“Swedish Death Cleaning” Can Improve Your Life

You’re reminded of it every time you move: You have too much crap. It piles up in closets, under beds, in basements, and even in the garage. It might surprise you to learn that dealing with all that clutter is actually bad for your mental health. The psychological weight of hoarding is easy to understand, but it can affect you even if you’re not navigating canyons of trash in your house. Even modest levels of clutter can negatively impact your life because you have to expend mental and emotional energy on things that are no longer vital to your everyday life. Another thing people forget about is that someone is eventually going to have to deal with all of it after they die. That’s why “Swedish death cleaning” can help. It’s a simple concept with powerful potential. The idea is simple: deal with the stuff you have accumulated so your loved ones won’t have to. The key to Swedish death cleaning is not just a burst of decluttering and getting rid of old junk, but developing a new and permanent way of organizing your life. It’s less about cleaning and more about being in charge of your life. Here’s how it’s done: 


Start with the easy stuff. Get rid of obvious stuff like old clothes that no longer fit. Then move on to stuff that’s been hidden away for so long you forgot your own it. 


Take your time. There’s no need to make this an intense ordeal. Just get into the habit of consciously taking stock of all the stuff you have, making sure not to bring more useless stuff in.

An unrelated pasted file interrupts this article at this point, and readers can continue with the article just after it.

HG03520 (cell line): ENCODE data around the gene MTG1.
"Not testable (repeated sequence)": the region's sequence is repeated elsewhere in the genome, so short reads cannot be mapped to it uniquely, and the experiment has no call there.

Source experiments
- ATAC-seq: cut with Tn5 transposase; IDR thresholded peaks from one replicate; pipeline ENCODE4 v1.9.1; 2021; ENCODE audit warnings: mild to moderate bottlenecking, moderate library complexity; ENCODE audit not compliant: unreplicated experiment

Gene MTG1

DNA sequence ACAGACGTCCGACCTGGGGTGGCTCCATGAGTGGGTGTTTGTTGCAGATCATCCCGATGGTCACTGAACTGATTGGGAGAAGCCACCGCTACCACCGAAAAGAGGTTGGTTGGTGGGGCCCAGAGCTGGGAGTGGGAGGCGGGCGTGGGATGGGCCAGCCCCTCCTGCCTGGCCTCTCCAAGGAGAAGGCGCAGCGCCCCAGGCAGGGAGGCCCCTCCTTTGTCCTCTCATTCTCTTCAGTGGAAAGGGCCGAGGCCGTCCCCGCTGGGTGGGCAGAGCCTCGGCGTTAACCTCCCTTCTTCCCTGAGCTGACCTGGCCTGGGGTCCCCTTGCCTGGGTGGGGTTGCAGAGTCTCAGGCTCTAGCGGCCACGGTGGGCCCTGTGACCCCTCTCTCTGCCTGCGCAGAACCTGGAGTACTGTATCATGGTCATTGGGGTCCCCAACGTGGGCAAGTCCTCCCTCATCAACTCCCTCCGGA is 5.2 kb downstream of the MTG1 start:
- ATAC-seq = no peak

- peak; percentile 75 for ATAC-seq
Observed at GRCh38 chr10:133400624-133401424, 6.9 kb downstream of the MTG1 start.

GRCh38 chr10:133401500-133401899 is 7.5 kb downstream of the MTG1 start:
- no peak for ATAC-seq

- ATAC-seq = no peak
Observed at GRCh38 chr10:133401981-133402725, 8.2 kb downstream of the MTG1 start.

Consider options. Consider what can be donated, what can be gifted, what needs to be trashed, and what can be sold. There’s no rule that says you can’t profit from Swedish death cleaning. There’s also no reason to get rid of something if there’s someone in your life who would benefit from it, so keep your friends and family updated as you go through your stuff. 


Go minimalist. The goal is to leave behind as little as possible for others to deal with, so only keep what you absolutely need. That means the dishes and place settings you never use, the shoes you never wear — it all goes. 


Don’t forget to declutter digitally. Part of the mess you leave behind for people is your digital footprint — social media accounts, online photos, email accounts, etc. You don’t need to get rid of these, but you should make sure other people have the necessary rights and logins to delete those accounts after you’re gone. 


The main thing to keep in mind when considering how Swedish death cleaning can improve your life at any time is that it isn’t about death — it's about control. It’s about deciding what the rest of your life will look like.